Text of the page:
Review of Descendant of the Crane by Joan He

Princess Hesina of Yan has always been eager to shirk the responsibilities of the crown, dreaming of an unremarkable life. But when her beloved father is found dead, she’s thrust into power, suddenly the queen of a surprisingly unstable kingdom. What’s more, Hesina believes that her father was murdered—and that the killer is someone close to her.
Hesina’s court is packed full of dissemblers and deceivers eager to use the king’s death for political gain, each as plausibly guilty as the next. Her advisers would like her to blame the neighboring kingdom of Kendi’a, whose ruler has been mustering for war. Determined to find her father’s actual killer, Hesina does something desperate: she enlists the aid of a soothsayer—a treasonous act, punishable by
death, since magic was outlawed centuries ago.
Using the information provided by the sooth, and uncertain if she can trust her family, Hesina turns to Akira—a brilliant investigator who’s also a convicted criminal with secrets of his own. With the future of Yan at stake, can Hesina find justice for her father? Or will the cost be too high?

Thank you to Albert Whitman Company and Netgalley for the Arc copy.

Honestly this was a complete cover request for me, it’s utterly gorgeous and this is definitely a case of DO judge a book by it’s cover as the words inside were just as beautiful.  It’s not often that books leave me lost for words with where to start but truly Descendant of the Crane is something pretty special. Every time I thought I had the genre pegged in this own voice story the tables turned, from YA fantasy, to thriller, to mystery, to court room drama; Descendant has a bit of everything and they are all seamlessly woven together in a delicate tale of intrigue and misdirection. It would be remiss of me however to let the brilliance of the last 2/3 gloss over the fact that it wasn’t the easiest book to get into. It must always be a hard decision to find the right place in the story to start but given the mythology and magics in play, some detailed background early on would have helped as I often felt like I was on the back foot in the opening chapters. The story does fall into place by the conclusion of the first of the three parts though, however, the quotes from the Tenets at the start of each chapter never flowed well for me.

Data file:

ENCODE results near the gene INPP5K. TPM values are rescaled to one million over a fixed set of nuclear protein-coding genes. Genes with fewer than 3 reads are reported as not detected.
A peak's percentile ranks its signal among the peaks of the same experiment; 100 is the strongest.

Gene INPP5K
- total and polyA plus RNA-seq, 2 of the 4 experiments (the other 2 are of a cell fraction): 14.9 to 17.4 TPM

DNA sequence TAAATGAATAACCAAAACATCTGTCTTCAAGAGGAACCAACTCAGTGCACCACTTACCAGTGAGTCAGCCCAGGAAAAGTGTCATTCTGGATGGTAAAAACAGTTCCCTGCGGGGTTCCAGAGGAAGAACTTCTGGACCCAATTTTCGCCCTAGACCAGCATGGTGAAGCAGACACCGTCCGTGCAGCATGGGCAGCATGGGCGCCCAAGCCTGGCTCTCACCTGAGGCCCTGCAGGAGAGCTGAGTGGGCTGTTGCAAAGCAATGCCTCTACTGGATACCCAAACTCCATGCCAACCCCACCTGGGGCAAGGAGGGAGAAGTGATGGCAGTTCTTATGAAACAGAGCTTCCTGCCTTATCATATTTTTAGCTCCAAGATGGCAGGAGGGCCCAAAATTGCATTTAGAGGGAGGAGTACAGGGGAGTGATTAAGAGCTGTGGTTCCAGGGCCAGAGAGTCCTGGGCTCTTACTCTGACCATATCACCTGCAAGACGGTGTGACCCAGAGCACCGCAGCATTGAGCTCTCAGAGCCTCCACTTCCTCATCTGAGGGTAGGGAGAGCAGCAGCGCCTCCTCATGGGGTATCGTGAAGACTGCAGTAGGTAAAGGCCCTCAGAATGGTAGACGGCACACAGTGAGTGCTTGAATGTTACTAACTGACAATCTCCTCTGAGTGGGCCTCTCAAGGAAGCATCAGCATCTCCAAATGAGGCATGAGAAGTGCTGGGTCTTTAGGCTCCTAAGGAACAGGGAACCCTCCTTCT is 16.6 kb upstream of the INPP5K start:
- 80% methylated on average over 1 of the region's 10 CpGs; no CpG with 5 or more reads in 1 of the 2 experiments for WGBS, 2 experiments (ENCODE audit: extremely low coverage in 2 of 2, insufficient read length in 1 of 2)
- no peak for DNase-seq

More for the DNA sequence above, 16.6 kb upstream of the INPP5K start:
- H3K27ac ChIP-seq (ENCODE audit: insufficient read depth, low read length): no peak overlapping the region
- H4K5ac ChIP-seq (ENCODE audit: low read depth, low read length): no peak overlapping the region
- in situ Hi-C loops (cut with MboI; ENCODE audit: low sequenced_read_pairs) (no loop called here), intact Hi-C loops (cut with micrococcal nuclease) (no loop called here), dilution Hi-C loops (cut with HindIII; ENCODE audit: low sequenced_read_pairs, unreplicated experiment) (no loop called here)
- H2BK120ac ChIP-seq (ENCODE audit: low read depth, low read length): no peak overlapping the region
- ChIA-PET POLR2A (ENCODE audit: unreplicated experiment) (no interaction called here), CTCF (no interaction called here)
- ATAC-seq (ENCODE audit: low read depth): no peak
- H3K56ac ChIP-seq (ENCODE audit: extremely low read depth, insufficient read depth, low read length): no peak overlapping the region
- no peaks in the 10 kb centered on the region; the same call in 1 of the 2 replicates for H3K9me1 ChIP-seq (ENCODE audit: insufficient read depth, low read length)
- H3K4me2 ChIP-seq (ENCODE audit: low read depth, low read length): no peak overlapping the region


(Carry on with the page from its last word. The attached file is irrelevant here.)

Descendant celebrates all that is good about standalone novels. Does it have the potential to expand; yes, but I’m glad it didn’t as I absolutely adored the ending and the trust was put in the reader to consider the future. It would have been easy to spread such a intense tale over 2 or 3 books but by being a standalone it means that there are just wave after wave of twists and turns really bringing the reader into Hesina’s world where the feelings of confusion, elation, and betrayal are acutely felt.

The characters are wonderful though and I felt like I had really bonded with Hesina by the end, so much weight on her shoulders and the distance and indifference of her mother really tugged at me as I’m a parent myself.  Akira is a really complex character and we are left guessing for much of the time but he’s effortless in all he does, and his Atticus Finch esq approach to trials was jaw dropping at times. All the characters are layered though and that’s what helps Descendant really pack a punch, so much mystery surrounding so many of the players both large and small, the comparisons to Game of Thrones is well founded and means I will say little else about them!

Despite the shaky start once everything had fallen into place in my mind I found it a difficult book to put down. The attention to detail from the clothing to the buildings, the descriptions about books and engravings felt alive in my mind, like I could almost reach out and feel them. Despite this though Joan He created a world that felt very muted (not dull!) but it was clearly against a back drop of mourning and it was a really subtle way of reminding the reader that actually everything is not okay. The magic system was wonderfully simple and the way it walked side by side with Hesina growing with each discovery left the lines feeling blurred.

Descendant of the Crane is a great stand alone read which will leave your head spinning and your jaw on the floor, just give it the time to get there!



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